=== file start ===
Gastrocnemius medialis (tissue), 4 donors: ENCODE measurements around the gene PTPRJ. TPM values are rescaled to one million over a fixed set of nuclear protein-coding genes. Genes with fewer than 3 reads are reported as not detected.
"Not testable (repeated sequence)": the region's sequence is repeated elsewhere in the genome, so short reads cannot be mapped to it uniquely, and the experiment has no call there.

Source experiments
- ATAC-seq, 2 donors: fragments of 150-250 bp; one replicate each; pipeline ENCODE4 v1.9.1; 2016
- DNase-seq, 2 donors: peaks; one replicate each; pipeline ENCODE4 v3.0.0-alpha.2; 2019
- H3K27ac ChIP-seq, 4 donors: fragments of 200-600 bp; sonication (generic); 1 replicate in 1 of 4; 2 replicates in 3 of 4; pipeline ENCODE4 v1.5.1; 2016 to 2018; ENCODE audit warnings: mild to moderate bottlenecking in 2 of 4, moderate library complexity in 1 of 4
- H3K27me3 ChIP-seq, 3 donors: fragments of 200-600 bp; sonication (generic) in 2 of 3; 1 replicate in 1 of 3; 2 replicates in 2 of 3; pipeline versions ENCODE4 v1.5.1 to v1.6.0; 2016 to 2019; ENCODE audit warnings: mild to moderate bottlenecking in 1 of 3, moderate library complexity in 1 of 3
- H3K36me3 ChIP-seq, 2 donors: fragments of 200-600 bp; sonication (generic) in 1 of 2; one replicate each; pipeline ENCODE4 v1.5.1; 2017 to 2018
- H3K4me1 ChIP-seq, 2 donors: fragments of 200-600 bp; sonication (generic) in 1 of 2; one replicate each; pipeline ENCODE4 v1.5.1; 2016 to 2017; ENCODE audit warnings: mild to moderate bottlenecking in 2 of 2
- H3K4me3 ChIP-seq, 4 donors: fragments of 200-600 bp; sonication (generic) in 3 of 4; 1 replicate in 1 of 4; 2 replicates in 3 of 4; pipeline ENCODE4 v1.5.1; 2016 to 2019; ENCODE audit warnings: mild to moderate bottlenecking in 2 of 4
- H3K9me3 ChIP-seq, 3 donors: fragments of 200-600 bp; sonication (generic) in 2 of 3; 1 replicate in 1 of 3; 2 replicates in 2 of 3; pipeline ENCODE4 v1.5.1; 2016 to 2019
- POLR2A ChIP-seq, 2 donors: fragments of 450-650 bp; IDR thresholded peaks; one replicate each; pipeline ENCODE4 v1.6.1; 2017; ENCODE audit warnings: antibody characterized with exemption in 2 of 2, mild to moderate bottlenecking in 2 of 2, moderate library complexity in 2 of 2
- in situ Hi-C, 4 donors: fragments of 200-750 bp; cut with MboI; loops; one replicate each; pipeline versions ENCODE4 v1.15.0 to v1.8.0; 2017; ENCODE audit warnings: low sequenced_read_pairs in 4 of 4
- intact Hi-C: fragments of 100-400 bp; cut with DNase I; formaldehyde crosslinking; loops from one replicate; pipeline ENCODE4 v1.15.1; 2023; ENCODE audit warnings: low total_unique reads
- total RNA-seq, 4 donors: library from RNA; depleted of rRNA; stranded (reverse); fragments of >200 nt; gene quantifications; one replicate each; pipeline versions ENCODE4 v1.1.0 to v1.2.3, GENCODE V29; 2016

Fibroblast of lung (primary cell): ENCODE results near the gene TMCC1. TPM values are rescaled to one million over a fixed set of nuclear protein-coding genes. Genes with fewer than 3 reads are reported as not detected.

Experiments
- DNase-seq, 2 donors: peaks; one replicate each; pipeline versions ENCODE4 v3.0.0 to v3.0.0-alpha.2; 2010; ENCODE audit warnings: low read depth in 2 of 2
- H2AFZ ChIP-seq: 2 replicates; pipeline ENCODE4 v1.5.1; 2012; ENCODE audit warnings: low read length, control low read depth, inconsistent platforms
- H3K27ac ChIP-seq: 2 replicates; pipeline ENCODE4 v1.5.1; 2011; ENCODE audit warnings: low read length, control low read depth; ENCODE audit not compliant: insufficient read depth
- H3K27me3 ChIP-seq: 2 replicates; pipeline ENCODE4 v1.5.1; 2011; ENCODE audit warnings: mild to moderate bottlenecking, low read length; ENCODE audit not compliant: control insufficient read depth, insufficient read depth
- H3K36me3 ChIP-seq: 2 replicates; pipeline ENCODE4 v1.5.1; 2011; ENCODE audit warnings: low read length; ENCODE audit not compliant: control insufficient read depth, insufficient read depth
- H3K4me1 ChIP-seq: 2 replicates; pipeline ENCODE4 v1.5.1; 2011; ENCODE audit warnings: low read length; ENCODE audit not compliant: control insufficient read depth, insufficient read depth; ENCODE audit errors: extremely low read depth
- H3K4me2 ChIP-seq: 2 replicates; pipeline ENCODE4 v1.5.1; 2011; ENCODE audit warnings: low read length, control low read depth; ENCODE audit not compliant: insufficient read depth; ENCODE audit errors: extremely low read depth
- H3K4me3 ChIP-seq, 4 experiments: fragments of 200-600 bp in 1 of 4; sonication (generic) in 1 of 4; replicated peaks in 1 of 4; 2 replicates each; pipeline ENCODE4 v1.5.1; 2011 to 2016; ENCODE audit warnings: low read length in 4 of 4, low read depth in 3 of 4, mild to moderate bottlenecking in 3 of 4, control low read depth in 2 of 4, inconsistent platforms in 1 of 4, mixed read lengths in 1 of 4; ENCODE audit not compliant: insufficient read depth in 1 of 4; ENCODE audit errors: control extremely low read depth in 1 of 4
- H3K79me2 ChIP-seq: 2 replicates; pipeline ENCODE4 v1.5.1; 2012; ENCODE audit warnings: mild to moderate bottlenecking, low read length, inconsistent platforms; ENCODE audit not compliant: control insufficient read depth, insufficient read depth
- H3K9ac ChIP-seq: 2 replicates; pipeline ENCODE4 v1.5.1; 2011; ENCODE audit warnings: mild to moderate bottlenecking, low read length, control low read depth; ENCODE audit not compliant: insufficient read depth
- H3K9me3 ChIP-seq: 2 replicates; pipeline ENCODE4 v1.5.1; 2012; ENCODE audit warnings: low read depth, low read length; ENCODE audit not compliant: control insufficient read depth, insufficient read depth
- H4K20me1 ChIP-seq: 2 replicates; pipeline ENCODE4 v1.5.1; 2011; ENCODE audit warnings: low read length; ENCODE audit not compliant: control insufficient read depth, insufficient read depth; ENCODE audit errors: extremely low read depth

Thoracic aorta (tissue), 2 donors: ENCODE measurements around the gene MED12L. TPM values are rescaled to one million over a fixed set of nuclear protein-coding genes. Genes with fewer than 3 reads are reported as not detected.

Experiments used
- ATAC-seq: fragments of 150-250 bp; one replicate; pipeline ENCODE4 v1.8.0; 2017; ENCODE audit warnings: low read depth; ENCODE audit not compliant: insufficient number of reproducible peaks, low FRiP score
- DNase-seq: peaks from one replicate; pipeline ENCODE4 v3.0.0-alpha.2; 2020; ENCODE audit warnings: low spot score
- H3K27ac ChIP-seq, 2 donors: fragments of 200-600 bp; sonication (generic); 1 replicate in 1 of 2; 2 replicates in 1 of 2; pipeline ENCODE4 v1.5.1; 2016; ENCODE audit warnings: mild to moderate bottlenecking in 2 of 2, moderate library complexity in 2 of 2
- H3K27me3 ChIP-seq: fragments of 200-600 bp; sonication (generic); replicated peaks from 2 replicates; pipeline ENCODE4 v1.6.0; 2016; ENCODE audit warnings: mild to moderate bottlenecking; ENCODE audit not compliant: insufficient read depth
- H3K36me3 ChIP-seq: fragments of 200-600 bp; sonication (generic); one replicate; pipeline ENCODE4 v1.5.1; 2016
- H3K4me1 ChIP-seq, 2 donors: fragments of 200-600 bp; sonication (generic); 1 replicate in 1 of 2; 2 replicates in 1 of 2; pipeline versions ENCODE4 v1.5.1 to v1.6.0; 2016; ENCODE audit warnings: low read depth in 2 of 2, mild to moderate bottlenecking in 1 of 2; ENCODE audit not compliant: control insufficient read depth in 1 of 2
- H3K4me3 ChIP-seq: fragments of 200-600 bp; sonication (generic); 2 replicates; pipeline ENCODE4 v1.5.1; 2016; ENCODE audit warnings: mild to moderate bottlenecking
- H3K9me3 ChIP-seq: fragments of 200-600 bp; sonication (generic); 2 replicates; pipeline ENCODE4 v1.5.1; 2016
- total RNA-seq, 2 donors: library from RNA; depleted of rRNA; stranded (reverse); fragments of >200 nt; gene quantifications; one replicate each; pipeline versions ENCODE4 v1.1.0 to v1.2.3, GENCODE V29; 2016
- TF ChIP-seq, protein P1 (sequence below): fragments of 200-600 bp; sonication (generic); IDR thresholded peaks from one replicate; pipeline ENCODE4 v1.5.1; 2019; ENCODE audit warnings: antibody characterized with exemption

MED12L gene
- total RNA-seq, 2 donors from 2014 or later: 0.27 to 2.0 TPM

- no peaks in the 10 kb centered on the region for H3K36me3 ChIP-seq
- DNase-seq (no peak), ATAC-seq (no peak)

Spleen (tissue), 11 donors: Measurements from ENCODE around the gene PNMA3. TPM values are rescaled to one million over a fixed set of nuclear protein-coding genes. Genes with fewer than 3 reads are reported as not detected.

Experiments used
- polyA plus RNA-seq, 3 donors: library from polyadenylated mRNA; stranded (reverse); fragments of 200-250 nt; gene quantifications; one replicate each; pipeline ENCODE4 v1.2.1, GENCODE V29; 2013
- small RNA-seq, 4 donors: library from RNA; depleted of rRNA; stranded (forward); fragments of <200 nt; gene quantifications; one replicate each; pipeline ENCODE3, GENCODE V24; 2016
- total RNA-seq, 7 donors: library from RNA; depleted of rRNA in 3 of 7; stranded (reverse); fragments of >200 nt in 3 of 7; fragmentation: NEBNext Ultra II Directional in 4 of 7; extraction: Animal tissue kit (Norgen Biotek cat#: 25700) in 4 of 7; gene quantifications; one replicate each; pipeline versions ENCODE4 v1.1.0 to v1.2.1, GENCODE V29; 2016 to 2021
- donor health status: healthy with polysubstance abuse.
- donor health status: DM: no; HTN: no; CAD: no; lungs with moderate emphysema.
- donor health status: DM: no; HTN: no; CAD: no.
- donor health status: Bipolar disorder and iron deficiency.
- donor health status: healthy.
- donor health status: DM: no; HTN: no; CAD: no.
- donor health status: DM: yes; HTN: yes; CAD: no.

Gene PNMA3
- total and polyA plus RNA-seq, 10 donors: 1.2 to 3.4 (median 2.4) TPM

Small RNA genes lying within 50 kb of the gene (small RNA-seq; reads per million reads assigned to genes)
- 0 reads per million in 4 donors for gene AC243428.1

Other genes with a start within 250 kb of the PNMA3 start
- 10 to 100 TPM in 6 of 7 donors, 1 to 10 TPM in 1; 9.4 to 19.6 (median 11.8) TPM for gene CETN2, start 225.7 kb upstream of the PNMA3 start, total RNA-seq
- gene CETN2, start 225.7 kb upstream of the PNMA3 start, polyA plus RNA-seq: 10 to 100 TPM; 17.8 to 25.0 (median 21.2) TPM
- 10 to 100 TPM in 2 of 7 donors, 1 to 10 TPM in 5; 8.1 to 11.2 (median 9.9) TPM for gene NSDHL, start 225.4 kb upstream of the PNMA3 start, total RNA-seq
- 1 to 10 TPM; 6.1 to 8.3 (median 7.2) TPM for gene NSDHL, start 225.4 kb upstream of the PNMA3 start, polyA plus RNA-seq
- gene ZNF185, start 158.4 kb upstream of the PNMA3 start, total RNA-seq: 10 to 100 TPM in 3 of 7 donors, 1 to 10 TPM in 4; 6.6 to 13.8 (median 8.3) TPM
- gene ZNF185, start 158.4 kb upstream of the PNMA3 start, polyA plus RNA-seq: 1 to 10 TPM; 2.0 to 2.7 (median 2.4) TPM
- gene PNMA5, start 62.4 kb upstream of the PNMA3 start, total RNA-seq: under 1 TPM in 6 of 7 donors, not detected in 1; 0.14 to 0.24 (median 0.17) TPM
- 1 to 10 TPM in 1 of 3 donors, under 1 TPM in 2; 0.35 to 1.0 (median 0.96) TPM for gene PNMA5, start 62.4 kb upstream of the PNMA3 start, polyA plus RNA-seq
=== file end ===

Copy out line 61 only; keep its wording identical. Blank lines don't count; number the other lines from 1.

- 0 reads per million in 4 donors for gene AC243428.1